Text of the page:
Chalk Talk: Schools Minister runs the gauntlet at conference
Richard Garner has been Education Editor of The Independent for 12 years and writing about the subject for 34 years. Before becoming a journalist, he worked as a disc jockey in London pubs and clubs and for a hospital radio station. His main hobbies are cricket (watching these days) and theatre. On his days off, he is most likelt to be found at Lord’s or the King’s Head Theatre Club.
Thursday 12 April 2012
With Michael Gove taking a break (aside from going on Newsnight to launch radical changes to A-levels), it was down to Schools Minister Nick Gibb to don the flak jacket for the Easter conference season. In actual fact, he coped quite well, coming to the Association of Teachers and Lecturers' conference to praise teachers, not bury them.
It was only when he opened himself up to questions that things went a little bit awry. There was great mirth over his response that new chief schools inspector Sir Michael Wilshaw had dropped the phrase "satisfactory" as a grading for schools because it was too confusing for parents.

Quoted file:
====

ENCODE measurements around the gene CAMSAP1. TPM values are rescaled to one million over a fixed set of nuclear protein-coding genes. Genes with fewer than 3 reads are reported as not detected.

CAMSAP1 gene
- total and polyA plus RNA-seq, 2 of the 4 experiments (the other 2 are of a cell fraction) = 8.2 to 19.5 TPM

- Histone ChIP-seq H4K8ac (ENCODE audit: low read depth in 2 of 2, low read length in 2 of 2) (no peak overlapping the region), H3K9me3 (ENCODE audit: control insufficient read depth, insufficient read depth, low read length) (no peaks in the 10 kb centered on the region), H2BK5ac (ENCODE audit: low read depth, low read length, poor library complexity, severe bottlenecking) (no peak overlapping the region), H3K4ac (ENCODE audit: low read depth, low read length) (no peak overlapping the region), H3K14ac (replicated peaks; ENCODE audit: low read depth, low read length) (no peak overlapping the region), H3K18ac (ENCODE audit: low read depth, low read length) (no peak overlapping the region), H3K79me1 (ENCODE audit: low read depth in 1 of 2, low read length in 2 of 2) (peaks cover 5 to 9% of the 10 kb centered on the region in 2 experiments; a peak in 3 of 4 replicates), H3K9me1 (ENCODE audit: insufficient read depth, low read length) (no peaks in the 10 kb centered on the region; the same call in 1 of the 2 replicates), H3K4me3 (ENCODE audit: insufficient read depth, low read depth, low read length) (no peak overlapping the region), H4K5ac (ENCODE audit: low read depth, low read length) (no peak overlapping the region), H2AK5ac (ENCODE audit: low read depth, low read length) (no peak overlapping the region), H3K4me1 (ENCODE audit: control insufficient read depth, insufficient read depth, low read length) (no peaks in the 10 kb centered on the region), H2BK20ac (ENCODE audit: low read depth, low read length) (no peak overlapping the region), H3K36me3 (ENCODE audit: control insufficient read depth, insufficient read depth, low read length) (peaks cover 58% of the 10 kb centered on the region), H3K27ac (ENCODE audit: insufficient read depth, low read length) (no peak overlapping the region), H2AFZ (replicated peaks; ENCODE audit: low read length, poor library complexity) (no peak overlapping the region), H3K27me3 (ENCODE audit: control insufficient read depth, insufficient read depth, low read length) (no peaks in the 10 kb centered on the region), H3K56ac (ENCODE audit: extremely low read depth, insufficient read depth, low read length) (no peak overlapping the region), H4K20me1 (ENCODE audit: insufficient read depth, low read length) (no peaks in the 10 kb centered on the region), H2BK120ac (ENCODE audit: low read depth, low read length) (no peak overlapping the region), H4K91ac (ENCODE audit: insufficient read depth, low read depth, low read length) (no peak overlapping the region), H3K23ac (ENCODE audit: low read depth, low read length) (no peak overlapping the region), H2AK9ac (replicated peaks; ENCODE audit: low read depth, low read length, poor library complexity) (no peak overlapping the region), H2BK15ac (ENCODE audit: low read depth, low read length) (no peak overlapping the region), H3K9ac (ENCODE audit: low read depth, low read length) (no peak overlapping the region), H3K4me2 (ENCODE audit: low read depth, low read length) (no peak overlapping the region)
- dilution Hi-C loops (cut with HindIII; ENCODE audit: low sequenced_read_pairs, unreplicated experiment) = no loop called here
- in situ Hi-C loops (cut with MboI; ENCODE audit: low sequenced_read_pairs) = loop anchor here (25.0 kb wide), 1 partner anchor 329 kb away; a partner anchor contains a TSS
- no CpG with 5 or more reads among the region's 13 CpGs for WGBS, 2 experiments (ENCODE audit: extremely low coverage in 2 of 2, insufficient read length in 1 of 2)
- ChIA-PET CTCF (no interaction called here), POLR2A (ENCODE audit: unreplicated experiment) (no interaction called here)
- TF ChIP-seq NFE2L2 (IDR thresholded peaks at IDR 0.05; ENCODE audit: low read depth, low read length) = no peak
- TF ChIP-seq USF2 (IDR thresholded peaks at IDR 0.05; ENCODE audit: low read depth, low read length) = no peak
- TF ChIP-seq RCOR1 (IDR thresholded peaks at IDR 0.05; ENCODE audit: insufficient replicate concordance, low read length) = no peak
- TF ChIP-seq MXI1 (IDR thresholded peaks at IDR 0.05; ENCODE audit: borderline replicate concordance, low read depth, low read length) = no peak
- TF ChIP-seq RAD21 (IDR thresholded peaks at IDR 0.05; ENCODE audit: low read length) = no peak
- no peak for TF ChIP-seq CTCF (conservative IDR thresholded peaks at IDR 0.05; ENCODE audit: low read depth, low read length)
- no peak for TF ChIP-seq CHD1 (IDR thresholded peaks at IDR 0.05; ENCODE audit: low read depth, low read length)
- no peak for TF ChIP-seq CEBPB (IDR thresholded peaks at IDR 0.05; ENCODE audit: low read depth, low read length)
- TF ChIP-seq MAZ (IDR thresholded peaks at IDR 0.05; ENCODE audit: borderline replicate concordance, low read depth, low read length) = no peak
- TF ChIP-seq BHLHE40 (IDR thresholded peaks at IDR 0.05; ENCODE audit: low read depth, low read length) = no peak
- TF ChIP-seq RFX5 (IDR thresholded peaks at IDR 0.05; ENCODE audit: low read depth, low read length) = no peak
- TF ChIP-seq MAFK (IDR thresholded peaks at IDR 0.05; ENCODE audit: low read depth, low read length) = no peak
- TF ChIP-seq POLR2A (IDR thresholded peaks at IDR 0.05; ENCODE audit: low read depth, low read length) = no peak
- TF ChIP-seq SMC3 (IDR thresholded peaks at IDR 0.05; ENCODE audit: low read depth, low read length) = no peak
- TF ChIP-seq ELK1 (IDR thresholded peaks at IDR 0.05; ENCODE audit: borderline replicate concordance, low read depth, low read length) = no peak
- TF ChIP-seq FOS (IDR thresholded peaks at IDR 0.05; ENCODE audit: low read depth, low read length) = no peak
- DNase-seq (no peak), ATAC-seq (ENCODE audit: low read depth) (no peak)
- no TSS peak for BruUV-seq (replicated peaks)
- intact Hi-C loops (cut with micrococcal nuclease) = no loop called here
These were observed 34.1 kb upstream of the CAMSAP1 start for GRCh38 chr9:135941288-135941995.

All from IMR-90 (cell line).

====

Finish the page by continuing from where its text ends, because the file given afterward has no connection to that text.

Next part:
There was also a bit of scoffing as he said of the Ofsted site where parents can rate schools: "You can't just go on there and say anything." "Yes you can," came the response.
For the record, you can only respond to set questions, but you can reply with what you like.
Apart from that address, though, there was no ministerial presence at the conferences this year – the National Union of Teachers doesn't invite politicians and no-one turned up at the NASUWT gathering. Perhaps memories of withering right of replies from its general secretary Chris Keates are indelibly imprinted on ministerial mindsets.
Nick Gibb looked as if he feared the worst as Mary Bousted, general secretary of the ATL, approached the rostrum for her reply to her speech. "Shall I stand here and take it?" he asked. In actual fact, it was not overtly critical – recognising both she and the Schools Minister had a passion for education even though they sometimes disagreed.
But there was enough bonhomie in the air, hopefully, to ensure a return next year. It would be sad if there was no contact over Easter between those that run the system and those who teach in it.
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